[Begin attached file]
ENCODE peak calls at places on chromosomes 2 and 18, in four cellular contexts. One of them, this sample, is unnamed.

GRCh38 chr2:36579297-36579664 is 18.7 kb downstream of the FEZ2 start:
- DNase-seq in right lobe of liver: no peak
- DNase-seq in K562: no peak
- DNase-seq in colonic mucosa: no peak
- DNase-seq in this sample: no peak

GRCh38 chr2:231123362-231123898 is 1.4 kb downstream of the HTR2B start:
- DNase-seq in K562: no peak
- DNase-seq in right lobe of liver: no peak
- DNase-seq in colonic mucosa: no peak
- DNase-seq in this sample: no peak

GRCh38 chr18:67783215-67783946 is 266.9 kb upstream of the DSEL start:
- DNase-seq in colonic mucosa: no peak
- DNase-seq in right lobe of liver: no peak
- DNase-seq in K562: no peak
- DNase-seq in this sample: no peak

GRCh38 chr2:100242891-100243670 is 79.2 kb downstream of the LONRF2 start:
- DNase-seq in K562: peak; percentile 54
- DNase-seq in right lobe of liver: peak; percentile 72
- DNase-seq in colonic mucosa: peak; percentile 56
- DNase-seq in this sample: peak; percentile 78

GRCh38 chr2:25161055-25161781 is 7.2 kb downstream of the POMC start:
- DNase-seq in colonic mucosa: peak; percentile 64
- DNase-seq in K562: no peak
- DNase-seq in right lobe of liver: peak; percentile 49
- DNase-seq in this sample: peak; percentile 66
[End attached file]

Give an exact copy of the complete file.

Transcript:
ENCODE peak calls at places on chromosomes 2 and 18, in four cellular contexts. One of them, this sample, is unnamed.

GRCh38 chr2:36579297-36579664 is 18.7 kb downstream of the FEZ2 start:
- DNase-seq in right lobe of liver: no peak
- DNase-seq in K562: no peak
- DNase-seq in colonic mucosa: no peak
- DNase-seq in this sample: no peak

GRCh38 chr2:231123362-231123898 is 1.4 kb downstream of the HTR2B start:
- DNase-seq in K562: no peak
- DNase-seq in right lobe of liver: no peak
- DNase-seq in colonic mucosa: no peak
- DNase-seq in this sample: no peak

GRCh38 chr18:67783215-67783946 is 266.9 kb upstream of the DSEL start:
- DNase-seq in colonic mucosa: no peak
- DNase-seq in right lobe of liver: no peak
- DNase-seq in K562: no peak
- DNase-seq in this sample: no peak

GRCh38 chr2:100242891-100243670 is 79.2 kb downstream of the LONRF2 start:
- DNase-seq in K562: peak; percentile 54
- DNase-seq in right lobe of liver: peak; percentile 72
- DNase-seq in colonic mucosa: peak; percentile 56
- DNase-seq in this sample: peak; percentile 78

GRCh38 chr2:25161055-25161781 is 7.2 kb downstream of the POMC start:
- DNase-seq in colonic mucosa: peak; percentile 64
- DNase-seq in K562: no peak
- DNase-seq in right lobe of liver: peak; percentile 49
- DNase-seq in this sample: peak; percentile 66